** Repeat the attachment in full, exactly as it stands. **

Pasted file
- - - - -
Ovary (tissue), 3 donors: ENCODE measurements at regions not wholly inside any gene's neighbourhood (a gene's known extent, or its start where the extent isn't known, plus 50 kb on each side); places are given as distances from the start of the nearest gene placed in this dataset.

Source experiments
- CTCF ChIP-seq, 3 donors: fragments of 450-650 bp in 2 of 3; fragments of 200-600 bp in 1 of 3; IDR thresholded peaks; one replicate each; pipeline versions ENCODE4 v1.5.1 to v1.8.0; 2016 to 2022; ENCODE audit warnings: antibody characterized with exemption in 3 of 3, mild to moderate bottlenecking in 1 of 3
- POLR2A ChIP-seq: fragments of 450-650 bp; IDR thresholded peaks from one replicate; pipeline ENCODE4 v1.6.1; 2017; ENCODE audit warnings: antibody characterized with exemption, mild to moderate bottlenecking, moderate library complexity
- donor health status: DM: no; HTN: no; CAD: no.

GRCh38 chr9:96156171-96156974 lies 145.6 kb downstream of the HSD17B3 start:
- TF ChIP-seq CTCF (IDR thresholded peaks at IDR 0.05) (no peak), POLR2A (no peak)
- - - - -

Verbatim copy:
Ovary (tissue), 3 donors: ENCODE measurements at regions not wholly inside any gene's neighbourhood (a gene's known extent, or its start where the extent isn't known, plus 50 kb on each side); places are given as distances from the start of the nearest gene placed in this dataset.

Source experiments
- CTCF ChIP-seq, 3 donors: fragments of 450-650 bp in 2 of 3; fragments of 200-600 bp in 1 of 3; IDR thresholded peaks; one replicate each; pipeline versions ENCODE4 v1.5.1 to v1.8.0; 2016 to 2022; ENCODE audit warnings: antibody characterized with exemption in 3 of 3, mild to moderate bottlenecking in 1 of 3
- POLR2A ChIP-seq: fragments of 450-650 bp; IDR thresholded peaks from one replicate; pipeline ENCODE4 v1.6.1; 2017; ENCODE audit warnings: antibody characterized with exemption, mild to moderate bottlenecking, moderate library complexity
- donor health status: DM: no; HTN: no; CAD: no.

GRCh38 chr9:96156171-96156974 lies 145.6 kb downstream of the HSD17B3 start:
- TF ChIP-seq CTCF (IDR thresholded peaks at IDR 0.05) (no peak), POLR2A (no peak)